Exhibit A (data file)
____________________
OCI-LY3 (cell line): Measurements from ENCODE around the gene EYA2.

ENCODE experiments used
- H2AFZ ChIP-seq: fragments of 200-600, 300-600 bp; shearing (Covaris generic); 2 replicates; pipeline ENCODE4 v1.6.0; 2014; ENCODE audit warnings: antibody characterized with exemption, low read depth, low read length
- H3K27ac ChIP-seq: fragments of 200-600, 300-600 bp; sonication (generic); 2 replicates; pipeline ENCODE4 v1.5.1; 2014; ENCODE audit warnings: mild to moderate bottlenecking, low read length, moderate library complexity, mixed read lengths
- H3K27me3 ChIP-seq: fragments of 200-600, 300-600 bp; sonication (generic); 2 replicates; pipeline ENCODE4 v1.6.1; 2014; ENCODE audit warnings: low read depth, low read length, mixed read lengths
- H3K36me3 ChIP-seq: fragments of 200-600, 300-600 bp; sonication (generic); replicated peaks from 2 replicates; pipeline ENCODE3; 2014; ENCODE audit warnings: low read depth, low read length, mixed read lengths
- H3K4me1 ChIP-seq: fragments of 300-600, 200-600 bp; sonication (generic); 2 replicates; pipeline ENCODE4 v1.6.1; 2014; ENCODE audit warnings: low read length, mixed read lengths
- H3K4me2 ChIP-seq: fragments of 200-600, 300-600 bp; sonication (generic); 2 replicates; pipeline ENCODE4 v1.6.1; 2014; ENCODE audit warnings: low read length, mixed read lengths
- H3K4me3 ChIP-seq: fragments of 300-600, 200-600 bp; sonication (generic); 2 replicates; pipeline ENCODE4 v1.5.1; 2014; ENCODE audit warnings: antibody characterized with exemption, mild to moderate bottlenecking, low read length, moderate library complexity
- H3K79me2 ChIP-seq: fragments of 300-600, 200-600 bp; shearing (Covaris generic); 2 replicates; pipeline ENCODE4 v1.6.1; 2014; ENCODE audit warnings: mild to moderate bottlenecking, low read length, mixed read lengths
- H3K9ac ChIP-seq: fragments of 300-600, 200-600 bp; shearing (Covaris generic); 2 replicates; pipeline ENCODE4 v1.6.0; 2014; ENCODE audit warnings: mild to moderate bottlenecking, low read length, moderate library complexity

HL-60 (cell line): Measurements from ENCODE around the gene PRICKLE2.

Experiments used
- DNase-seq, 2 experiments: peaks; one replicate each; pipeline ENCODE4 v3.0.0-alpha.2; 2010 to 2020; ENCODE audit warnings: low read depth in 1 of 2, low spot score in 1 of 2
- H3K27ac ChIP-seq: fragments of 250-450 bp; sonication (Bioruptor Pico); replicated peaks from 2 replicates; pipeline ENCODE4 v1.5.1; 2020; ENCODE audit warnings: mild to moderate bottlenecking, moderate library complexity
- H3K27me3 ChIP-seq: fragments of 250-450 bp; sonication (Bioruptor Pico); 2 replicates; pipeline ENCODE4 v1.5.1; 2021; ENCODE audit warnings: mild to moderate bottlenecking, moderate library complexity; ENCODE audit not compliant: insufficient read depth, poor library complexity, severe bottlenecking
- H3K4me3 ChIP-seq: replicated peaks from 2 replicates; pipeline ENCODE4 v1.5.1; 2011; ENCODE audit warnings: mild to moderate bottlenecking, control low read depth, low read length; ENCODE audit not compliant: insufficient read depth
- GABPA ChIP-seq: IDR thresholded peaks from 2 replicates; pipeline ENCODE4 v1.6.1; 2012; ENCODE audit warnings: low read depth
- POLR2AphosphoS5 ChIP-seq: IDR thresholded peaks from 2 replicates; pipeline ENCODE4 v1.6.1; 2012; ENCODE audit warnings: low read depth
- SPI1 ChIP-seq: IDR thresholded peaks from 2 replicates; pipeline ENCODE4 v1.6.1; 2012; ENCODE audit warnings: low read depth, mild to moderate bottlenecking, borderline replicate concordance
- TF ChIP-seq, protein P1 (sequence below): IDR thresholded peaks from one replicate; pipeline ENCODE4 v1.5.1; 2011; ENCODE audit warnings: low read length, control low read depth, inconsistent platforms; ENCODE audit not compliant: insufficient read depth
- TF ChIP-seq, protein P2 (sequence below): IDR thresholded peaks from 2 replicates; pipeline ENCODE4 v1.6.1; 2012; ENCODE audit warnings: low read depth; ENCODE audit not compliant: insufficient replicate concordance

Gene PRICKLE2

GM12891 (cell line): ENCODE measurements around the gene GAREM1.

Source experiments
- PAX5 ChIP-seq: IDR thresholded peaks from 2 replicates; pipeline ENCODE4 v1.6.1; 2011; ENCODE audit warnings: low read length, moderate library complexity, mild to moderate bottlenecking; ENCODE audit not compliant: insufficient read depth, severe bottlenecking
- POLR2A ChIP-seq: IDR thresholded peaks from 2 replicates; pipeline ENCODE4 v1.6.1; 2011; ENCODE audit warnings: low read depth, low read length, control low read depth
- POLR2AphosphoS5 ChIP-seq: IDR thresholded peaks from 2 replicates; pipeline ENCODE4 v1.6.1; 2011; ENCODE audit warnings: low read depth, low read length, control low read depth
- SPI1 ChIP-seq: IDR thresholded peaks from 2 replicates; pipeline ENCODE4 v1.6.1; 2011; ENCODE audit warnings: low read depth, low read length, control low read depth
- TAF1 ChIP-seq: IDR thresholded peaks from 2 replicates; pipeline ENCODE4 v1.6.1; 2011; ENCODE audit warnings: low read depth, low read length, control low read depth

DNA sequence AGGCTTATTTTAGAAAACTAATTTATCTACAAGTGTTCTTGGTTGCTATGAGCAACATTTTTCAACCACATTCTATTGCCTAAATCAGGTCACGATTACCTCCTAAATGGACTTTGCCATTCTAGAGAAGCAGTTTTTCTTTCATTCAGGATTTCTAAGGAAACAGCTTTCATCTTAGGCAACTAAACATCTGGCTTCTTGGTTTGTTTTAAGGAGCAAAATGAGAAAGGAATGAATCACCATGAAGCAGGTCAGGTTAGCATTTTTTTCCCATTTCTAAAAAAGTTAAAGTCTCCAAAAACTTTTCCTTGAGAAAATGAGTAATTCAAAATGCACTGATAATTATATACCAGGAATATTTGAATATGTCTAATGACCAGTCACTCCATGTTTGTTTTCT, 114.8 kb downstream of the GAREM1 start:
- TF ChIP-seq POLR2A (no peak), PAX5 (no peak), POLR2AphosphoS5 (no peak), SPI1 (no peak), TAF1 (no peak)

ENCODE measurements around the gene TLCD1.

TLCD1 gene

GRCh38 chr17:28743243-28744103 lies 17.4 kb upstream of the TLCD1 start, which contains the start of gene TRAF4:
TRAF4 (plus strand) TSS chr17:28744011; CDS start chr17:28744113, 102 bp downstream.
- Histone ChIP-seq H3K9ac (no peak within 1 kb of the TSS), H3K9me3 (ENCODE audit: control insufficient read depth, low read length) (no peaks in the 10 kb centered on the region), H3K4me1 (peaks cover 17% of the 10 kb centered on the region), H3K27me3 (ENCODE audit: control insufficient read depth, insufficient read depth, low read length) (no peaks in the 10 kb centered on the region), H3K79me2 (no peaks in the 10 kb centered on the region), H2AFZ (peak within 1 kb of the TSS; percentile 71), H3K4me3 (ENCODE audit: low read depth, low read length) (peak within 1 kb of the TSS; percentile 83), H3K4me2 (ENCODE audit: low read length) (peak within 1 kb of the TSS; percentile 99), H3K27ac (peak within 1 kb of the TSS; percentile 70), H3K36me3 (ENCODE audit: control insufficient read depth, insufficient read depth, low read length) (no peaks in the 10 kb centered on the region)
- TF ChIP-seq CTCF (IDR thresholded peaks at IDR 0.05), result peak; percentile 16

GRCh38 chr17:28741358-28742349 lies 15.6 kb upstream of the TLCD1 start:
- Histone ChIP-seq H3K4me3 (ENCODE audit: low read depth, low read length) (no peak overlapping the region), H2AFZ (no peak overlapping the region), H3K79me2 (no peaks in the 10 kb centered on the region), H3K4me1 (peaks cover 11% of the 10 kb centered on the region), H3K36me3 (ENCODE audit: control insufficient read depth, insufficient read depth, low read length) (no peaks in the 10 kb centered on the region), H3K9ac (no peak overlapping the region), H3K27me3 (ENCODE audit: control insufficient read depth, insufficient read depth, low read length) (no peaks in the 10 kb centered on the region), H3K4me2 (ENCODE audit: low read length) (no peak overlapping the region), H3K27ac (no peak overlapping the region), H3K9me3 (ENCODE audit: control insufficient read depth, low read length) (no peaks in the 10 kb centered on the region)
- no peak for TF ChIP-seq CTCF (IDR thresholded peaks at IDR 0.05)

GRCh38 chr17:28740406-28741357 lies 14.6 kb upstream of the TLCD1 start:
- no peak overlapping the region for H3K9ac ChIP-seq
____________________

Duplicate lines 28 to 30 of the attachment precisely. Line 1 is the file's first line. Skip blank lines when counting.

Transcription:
- POLR2AphosphoS5 ChIP-seq: IDR thresholded peaks from 2 replicates; pipeline ENCODE4 v1.6.1; 2011; ENCODE audit warnings: low read depth, low read length, control low read depth
- SPI1 ChIP-seq: IDR thresholded peaks from 2 replicates; pipeline ENCODE4 v1.6.1; 2011; ENCODE audit warnings: low read depth, low read length, control low read depth
- TAF1 ChIP-seq: IDR thresholded peaks from 2 replicates; pipeline ENCODE4 v1.6.1; 2011; ENCODE audit warnings: low read depth, low read length, control low read depth